Animating Behavior Parameters

You can animate most behavior parameters to change the parameter’s effect over time. You can animate behavior parameters using Parameter behaviors, or by keyframing them in the Keyframe Editor.

Applying Parameter Behaviors to a Behavior

You can animate a behavior’s parameter by applying a Parameter behavior. For example, you can apply the Oscillate parameter behavior to the Drag parameter of the Orbit Around behavior, then adjust the Start and End values to increase from 0 to 8 over time. This results in the orbit of the object slowly decaying, causing the object to fall toward the center of the orbit.

Figure. Canvas window showing a behavior's parameter being controlled by another behavior.

For more information about adding Parameter behaviors, see Applying Parameter Behaviors.

Keyframing Behaviors

If you need more control when animating a behavior’s parameters, you can use keyframes. For example, you can keyframe the Speed parameter of the Oscillate parameter behavior to increase the rate of oscillation over time, creating a more complex animation path without that much work.

Figure. Canvas window showing a behavior's parameter being keyframed.

For more information about keyframing parameters, see Animating Behaviors.

Converting Behaviors to Keyframes

Behaviors are best suited for fluid effects in which precise timing is not necessary. However, there might be projects in which you want finite control over the animated effects created with behaviors. If necessary, several of the behaviors can be baked into keyframes. This means that the animation curves created by the behaviors (which have no keyframes) can be converted into keyframed animation curves. You can then modify the keyframes in the Keyframe Editor to meet more precise timing requirements.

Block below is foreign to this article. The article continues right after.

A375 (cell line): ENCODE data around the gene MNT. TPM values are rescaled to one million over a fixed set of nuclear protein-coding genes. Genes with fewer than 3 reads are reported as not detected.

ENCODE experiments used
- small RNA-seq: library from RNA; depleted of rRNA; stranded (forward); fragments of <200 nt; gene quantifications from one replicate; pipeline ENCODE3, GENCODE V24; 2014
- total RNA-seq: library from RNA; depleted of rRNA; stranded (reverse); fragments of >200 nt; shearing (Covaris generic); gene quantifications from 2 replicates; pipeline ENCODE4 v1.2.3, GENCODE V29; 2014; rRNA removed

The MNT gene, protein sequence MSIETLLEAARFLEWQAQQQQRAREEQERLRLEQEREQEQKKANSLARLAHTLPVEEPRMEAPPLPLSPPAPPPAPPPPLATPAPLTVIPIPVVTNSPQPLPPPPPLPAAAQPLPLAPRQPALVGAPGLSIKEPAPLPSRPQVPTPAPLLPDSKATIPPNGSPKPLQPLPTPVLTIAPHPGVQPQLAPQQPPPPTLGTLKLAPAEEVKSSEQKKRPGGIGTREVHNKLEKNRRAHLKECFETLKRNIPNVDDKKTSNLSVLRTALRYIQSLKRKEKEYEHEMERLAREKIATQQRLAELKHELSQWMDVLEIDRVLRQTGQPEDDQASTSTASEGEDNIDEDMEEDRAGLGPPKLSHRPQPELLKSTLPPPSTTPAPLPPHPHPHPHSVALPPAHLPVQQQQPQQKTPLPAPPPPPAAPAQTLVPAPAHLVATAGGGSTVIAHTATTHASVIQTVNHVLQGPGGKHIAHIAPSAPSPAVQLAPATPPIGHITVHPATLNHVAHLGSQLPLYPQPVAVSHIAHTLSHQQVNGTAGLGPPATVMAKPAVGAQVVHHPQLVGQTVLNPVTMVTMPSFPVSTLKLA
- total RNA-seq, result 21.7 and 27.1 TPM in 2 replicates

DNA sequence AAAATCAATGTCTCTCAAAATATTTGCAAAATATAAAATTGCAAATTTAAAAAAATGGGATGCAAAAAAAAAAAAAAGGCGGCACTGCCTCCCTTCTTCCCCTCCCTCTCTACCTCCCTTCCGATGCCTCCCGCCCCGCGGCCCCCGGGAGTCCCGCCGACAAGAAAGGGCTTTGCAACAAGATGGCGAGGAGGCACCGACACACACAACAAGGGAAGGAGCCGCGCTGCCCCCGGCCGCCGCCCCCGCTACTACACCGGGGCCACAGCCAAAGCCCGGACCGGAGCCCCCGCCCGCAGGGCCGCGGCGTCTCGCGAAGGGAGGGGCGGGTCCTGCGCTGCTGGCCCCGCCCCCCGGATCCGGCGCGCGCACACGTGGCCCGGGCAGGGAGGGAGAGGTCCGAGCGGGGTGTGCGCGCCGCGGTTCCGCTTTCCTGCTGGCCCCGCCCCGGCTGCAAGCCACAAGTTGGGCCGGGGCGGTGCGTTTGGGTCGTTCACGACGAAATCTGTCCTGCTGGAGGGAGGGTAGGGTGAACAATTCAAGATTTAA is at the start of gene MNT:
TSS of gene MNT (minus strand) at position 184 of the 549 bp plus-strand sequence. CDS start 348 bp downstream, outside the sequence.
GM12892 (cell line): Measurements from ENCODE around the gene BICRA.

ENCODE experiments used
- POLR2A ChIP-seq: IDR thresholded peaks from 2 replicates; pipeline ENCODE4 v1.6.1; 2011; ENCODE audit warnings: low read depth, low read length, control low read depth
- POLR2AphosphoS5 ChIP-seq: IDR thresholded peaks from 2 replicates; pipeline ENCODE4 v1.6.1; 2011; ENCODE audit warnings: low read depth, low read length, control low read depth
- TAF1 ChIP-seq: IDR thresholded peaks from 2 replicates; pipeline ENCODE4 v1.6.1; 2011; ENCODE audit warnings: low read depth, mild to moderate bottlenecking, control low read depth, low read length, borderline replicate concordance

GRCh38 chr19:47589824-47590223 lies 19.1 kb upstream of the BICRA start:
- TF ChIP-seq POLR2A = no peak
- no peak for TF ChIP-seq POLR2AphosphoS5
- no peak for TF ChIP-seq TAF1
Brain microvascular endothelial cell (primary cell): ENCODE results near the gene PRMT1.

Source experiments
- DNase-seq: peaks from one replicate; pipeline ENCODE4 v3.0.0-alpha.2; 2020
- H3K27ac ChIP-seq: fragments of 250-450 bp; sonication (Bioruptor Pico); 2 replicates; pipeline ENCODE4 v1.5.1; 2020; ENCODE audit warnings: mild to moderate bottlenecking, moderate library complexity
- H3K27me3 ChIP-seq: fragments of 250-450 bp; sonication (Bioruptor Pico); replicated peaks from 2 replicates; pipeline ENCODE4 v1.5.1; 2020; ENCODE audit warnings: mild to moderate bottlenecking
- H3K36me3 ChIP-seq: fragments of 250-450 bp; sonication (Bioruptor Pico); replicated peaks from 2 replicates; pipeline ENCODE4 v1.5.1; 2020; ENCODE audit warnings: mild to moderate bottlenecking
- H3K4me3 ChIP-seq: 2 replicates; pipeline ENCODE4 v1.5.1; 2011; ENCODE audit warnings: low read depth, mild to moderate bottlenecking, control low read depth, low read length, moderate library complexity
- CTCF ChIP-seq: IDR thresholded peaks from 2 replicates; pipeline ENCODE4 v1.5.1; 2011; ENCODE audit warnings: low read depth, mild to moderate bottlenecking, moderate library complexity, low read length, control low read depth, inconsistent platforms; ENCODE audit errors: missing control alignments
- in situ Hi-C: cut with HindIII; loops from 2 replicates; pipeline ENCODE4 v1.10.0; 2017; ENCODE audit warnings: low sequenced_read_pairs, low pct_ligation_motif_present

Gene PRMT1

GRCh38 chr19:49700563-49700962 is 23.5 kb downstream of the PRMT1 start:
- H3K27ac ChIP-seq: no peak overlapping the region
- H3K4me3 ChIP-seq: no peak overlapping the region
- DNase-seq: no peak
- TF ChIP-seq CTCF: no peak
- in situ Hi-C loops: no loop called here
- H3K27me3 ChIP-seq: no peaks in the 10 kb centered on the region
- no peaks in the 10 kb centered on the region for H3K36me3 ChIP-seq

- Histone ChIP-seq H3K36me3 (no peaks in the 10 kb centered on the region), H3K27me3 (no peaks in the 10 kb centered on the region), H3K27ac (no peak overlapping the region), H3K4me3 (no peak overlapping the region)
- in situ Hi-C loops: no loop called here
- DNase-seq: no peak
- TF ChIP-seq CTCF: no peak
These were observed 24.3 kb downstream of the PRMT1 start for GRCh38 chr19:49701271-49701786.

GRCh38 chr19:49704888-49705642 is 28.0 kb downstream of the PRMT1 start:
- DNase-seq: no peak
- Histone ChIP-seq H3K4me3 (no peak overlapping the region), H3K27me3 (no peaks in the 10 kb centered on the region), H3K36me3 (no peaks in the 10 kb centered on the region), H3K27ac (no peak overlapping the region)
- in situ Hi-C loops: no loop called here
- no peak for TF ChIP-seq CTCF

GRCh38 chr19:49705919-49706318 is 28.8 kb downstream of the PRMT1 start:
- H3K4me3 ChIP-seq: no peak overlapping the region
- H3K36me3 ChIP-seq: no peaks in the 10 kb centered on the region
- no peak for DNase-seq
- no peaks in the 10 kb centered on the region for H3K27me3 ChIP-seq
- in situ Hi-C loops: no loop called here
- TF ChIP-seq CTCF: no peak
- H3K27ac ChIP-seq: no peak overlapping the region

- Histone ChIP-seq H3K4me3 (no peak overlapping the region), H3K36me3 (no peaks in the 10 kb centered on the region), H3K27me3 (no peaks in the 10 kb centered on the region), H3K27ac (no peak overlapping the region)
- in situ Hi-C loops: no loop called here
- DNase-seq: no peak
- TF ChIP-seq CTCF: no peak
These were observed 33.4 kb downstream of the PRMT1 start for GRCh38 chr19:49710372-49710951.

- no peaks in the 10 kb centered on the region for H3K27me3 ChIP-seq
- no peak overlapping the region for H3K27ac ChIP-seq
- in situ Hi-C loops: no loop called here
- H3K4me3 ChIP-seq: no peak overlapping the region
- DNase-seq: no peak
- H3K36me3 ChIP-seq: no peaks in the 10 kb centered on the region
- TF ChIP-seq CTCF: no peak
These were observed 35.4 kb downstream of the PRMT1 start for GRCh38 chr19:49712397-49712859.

Because many (though not all) behaviors affect shared object parameters, when you convert a behavior to keyframes, all behaviors applied to the same object are also converted into keyframes. The keyframes are applied to the individual parameters that the behaviors originally affected. For example, the Gravity and Throw behaviors affect Position, so you can’t convert the Gravity behavior to keyframes without affecting the Throw behavior. When behaviors applied to other objects affect the object being converted (for example, the Attractor or Repel behavior), their effect is baked into the object’s resulting keyframes value. The original behaviors remain applied to the other objects, but the resulting effect is not doubled up as a result of the keyframes combining with the behavior.

Note: You cannot convert many of the Simulation, Replicator, Particle, or Text behaviors into keyframes. Simulation behaviors such as Vortex can affect the parameters of all objects in a project, and baking such a behavior would create an overwhelming amount of keyframes. Such behaviors are designed to create very complex motion that would be too time-consuming to keyframe manually.

If a behavior (or an object with applied behaviors) can be baked, the Convert to Keyframes command appears in the Object menu when the behavior or object is selected. If the Convert to Keyframes command is dimmed, keyframes cannot be generated from the behavior.

To convert behaviors to keyframes
  1. Do one of the following:

    • Select an object that has behaviors to convert.

    • In the Inspector, select a behavior to convert.

  2. Choose Object > Convert to Keyframes (or press Command-K).

    A dialog prompts you to confirm the conversion to keyframes.

  3. Click Convert.

    All behaviors are converted into keyframes, which appear in the Keyframe Editor. The entire animation of the object is converted into keyframes, even if some of the behaviors fall outside of the object’s time range.

    Note: You cannot selectively convert individual behaviors. The Convert to Keyframes command converts all behaviors applied to an object.